In the eight weeks and one day since the Saints’ 2017 season ended, I’ve been pointing out that, until the team signs quarterback Drew Brees to a new contract, he potentially will become a free agent. As of right now, no contract has been signed.
As of right now, fewer than seven hours remain until Brees officially can entertain, via agent Tom Condon, offers from other teams.
So here’s the question: As teams like the Vikings, Broncos, Jets, and Cardinals prepare to submit offers to one or more other members of an unprecedentedly large class of unrestricted free agent quarterback, are any planning to make an offer to Brees?
Brees has said repeatedly that he’ll remain a Saint. Coach Sean Payton and G.M. Mickey Loomis have expressed similar confidence. But until a deal is in place, Brees will fair game for contract offers, and it’s possible that one or more of the teams mentioned above already have let Condon know that, as of 12:00 p.m. ET on Monday, an alternative offer will be coming.
Why shouldn’t there be alternative offers? Brees is the top free agent available, and a team looking to win right now should be looking to win with Brees, a first-ballot Hall of Famer who has missed only one game to injury in the 12 years since he joined the Saints. If any team is thinking about paying market value to Kirk Cousins over five years, why not offer market value to the 39-year-old Brees over two or three?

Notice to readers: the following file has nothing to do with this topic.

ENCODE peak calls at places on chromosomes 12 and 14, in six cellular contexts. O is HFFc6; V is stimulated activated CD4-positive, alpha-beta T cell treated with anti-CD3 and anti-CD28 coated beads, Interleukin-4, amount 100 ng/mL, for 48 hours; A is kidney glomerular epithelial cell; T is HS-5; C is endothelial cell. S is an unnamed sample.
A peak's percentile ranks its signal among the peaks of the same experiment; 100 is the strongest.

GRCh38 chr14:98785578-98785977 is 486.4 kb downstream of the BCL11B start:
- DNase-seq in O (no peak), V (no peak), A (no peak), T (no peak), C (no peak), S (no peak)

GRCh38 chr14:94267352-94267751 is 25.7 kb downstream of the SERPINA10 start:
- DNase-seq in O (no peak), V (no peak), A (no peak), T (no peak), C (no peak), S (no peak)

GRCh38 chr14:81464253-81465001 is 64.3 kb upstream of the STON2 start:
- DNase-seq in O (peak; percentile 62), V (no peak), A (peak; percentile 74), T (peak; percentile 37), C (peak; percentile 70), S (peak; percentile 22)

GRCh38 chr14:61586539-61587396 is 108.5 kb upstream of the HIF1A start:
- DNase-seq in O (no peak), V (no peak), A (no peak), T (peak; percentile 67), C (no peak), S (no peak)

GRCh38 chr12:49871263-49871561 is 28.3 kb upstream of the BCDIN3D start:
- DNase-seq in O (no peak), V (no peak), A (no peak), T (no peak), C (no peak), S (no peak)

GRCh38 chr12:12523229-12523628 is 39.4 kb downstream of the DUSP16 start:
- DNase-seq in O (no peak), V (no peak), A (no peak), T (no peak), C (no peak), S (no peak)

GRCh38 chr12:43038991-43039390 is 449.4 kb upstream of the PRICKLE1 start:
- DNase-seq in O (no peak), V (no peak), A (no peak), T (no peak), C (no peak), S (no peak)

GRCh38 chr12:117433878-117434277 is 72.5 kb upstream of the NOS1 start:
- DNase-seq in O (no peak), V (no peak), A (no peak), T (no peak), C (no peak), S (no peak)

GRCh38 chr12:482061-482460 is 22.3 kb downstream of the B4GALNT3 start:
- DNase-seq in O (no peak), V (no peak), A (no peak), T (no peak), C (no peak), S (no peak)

The analysis boils down to the difference between whatever the Saints have offered and whatever someone else will offer. Surely, there’s a gap that would be big enough to get Brees to say, “Well, I know I’ve said I’ll be staying with the Saints, but their best offer is simply too low in comparison to how another team values me.”
I’ve been saying for eight weeks and a day that Brees’ repeated proclamations about not leaving New Orleans amount to a test for his current team. Will they take advantage of his comments and lowball him? Or will they pay him what he deserves?
Brees’ unequivocal position on remaining in New Orleans also could be influenced by a desire to ensure that, if he leaves, Saints fans won’t blame him for it. While a certain percentage of the fan base will call him greedy and selfish and worse, others may be inclined to blame the team, if the gap between what the team offers and what another team offers is so obviously different that it would be hard to expect Brees to stay put.
In the end, it still remains likely that Brees will remain where he has been since 2006. The offers that other teams make likely will be the last bit of leverage aimed at squeezing as much as possible out of the Saints.
Regardless, eight weeks and one day ago, no one would have expected it to take this long for a new deal to be done. Now that Brees and the Saints are on the brink of the moment where other teams can formally try to bogart him, anything can happen. Including the thing that would have been unthinkable as Brees walked off the field in Minneapolis on January 14 — that, come March 14, he’ll be returning to Minneapolis to become the team’s new quarterback.